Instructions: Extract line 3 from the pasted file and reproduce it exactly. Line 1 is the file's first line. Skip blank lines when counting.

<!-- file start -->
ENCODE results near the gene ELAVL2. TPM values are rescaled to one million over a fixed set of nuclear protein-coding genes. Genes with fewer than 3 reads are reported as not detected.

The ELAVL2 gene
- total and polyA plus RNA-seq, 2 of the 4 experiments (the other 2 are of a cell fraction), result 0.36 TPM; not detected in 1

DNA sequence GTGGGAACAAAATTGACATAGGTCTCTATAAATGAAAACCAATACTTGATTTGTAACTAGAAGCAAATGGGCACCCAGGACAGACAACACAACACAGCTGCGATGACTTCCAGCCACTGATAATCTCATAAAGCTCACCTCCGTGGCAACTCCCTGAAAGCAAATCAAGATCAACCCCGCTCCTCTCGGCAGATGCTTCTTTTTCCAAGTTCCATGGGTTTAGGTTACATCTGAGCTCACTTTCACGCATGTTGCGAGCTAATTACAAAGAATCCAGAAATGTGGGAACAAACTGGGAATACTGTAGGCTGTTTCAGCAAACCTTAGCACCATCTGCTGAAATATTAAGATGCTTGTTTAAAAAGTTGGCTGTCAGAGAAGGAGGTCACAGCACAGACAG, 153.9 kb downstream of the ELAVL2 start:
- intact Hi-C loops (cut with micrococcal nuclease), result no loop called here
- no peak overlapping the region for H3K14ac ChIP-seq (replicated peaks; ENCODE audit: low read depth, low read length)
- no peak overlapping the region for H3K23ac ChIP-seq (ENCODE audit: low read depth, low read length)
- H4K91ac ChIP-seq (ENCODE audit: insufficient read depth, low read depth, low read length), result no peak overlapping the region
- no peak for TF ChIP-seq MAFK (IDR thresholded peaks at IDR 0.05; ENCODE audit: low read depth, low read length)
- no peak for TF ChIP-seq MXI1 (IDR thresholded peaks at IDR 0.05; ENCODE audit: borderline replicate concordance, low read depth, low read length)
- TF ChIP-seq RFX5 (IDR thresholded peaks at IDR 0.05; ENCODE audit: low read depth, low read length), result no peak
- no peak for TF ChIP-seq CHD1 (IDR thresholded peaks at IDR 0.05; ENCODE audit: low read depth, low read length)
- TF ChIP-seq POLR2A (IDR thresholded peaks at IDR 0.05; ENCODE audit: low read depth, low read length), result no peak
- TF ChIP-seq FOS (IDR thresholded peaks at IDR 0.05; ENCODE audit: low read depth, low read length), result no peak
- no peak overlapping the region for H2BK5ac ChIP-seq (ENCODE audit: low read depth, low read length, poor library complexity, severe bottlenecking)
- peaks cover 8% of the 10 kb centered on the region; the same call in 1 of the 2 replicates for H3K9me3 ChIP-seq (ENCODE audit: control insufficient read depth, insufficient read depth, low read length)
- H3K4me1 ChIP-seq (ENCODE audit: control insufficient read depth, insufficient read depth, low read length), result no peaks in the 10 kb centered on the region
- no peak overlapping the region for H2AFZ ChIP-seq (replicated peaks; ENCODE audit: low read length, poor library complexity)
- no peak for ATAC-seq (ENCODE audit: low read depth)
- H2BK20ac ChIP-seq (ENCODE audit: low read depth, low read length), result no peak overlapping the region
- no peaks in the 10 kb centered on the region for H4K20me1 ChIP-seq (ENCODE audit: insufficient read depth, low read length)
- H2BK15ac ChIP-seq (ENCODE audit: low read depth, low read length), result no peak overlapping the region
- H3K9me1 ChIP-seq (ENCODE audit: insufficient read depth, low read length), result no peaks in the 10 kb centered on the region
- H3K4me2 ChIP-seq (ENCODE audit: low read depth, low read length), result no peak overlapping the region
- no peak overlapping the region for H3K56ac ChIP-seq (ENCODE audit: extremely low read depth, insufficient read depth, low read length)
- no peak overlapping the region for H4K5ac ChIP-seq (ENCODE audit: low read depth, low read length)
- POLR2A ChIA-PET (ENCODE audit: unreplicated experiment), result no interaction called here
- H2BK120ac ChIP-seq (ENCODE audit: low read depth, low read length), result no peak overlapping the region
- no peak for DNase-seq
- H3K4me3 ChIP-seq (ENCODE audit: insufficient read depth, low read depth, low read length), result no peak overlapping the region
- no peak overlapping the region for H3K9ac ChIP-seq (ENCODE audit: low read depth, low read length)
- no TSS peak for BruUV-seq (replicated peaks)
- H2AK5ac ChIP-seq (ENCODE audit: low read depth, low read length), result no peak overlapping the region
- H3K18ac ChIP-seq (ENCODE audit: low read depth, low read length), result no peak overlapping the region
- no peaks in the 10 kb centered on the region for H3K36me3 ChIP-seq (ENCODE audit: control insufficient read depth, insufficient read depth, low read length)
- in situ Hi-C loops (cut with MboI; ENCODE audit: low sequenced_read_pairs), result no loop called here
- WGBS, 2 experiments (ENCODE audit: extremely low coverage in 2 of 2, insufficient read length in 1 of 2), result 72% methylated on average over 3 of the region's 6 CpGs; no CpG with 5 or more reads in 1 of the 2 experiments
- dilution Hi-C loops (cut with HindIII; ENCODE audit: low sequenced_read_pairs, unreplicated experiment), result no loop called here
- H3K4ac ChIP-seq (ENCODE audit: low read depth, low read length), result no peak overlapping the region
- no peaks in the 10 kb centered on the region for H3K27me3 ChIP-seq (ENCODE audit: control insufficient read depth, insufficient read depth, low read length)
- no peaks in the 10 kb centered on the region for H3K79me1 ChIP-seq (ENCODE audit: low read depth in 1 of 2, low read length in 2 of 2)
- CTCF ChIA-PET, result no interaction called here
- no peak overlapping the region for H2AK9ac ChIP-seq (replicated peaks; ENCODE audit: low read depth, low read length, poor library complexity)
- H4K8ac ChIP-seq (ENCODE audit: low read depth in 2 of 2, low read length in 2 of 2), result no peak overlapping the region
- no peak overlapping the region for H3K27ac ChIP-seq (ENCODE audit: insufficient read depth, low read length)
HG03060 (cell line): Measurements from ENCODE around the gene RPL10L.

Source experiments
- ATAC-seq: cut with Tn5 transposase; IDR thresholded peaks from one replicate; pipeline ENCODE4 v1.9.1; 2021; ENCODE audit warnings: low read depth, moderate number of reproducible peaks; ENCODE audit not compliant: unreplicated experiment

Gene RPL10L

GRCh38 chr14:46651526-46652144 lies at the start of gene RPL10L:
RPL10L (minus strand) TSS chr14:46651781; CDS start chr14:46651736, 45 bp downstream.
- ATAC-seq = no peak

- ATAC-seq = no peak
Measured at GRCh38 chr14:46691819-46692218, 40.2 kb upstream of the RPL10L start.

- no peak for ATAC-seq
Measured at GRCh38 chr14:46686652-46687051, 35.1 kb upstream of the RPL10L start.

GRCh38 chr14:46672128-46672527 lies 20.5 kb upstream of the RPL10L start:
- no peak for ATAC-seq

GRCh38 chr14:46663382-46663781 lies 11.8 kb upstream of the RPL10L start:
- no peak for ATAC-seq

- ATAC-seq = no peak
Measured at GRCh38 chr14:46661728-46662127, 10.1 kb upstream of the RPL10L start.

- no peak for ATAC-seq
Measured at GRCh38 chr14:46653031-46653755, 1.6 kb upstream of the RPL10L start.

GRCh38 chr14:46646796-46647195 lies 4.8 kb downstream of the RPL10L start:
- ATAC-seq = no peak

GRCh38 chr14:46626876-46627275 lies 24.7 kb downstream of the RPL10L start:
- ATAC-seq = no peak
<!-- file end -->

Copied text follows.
- total and polyA plus RNA-seq, 2 of the 4 experiments (the other 2 are of a cell fraction), result 0.36 TPM; not detected in 1